U.S. President Donald Trump announced on Monday that he will “restore” tariffs on steel and aluminum imported from Brazil and Argentina, drawing wide concern domestically and abroad.

“Brazil and Argentina have been presiding over a massive devaluation of their currencies, which is not good for our farmers,” Trump tweeted. “Therefore, effective immediately, I will restore the Tariffs on all Steel & Aluminum that is shipped into the U.S. from those countries.”

Shortly after the announcement, Brazilian President Jair Bolsonaro told reporters that he would discuss the issue with Economy Minister Paulo Guedes, and talk to the U.S. president directly if necessary. “I have an open channel with Trump.”

Calling the move “unexpected,” Argentine Minister of Production and Labor Dante Sica said “we still don’t know what this implies. We want to know the details and the scope of the announcement.”

The Brazil Steel Institute, which represents the interests of steel exporters, said in a statement that the new tariffs would hurt not only Brazilian companies, but also U.S. steel companies, as they would need the semi-finished products imported from Brazil.
According to data from U.S. Commerce Department, Brazil exported 13.9 million metric tons of steel in 2018, down 9 percent from the previous year, with the United States being one of its top three markets.

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Amid strong opposition, Trump slapped tariffs on imported steel and aluminum globally last year citing national security concerns, defined under Section 232 of the Trade Expansion Act of 1962. Brazil and Argentina reached deals with the U.S. administration to put quotas in place in exchange for exemptions to steel and aluminum tariffs.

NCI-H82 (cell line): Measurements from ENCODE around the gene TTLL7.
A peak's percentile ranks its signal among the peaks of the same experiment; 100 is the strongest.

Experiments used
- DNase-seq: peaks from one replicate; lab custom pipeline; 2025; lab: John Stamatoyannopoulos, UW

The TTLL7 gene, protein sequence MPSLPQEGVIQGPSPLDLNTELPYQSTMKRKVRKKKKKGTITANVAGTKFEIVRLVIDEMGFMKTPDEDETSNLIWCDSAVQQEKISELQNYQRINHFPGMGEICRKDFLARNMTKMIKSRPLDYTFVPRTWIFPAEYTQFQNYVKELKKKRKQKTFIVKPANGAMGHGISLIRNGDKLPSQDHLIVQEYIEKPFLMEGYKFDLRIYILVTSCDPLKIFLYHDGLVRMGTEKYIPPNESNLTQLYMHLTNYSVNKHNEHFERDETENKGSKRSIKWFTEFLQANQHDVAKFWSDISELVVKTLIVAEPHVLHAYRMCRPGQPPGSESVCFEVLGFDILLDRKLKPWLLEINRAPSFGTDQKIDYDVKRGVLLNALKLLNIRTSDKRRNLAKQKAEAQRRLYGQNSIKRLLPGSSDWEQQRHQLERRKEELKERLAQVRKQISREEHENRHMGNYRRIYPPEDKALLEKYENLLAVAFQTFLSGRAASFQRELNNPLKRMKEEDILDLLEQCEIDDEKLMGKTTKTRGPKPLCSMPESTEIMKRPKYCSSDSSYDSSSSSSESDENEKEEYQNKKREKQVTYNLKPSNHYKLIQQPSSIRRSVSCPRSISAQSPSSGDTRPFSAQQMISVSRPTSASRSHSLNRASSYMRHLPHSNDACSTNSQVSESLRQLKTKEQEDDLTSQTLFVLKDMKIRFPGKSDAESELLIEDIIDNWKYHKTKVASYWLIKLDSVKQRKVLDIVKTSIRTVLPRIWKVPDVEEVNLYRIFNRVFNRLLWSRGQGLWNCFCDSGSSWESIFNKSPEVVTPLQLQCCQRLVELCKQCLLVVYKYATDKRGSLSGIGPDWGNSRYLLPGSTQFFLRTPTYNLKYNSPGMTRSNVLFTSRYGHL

Trump’s conversion of Section 232 quotas on steel and aluminum from Brazil and Argentina is “illegal,” Jennifer Hillman, senior fellow for trade and international political economy at the Council on Foreign Relations, said in a tweet.

“No, Trump cannot legally convert quotas to tariffs under Section 232,” Hillman tweeted.

Trump’s accusation of “massive” currency devaluation also sparked strong backlash. Sica said Argentina has not been deliberately devaluing its currency, noting that the currency has a flexible exchange rate and adapts to changes in global circumstances.
Over the past year, Brazilian and Argentine currencies have significantly depreciated against U.S. dollar, about 8 percent and 37 percent respectively, but analysts said that the main reason is economic downturn rather than currency manipulation.

“U.S. tariffs will likely further undermine currencies, as well as prospects for the two countries,” said Monica de Bolle, senior fellow at the Peterson Institute for International Economics (PIIE).

Trump’s comment also contradicted the conclusion of U.S. Treasury Department, which said in its semi-annual report in May that no major trading partner of the United States meets the standard of currency manipulation.

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Monday’s move marks “the first time” Trump has linked the imposition of tariffs explicitly to currency movements, according to a report from Bloomberg. “It signifies a potential new phase in his trade wars in which foreign-exchange markets are the battleground,” the report said.

“No one knows where any of this is going, but that’s Trump’s point,” said Chad Bown, senior fellow at the PIIE. “It’s another dose of uncertainty and a reminder that Trump is ready for a currency war on top of a trade war.”

Source: Xinhua – WASHINGTON

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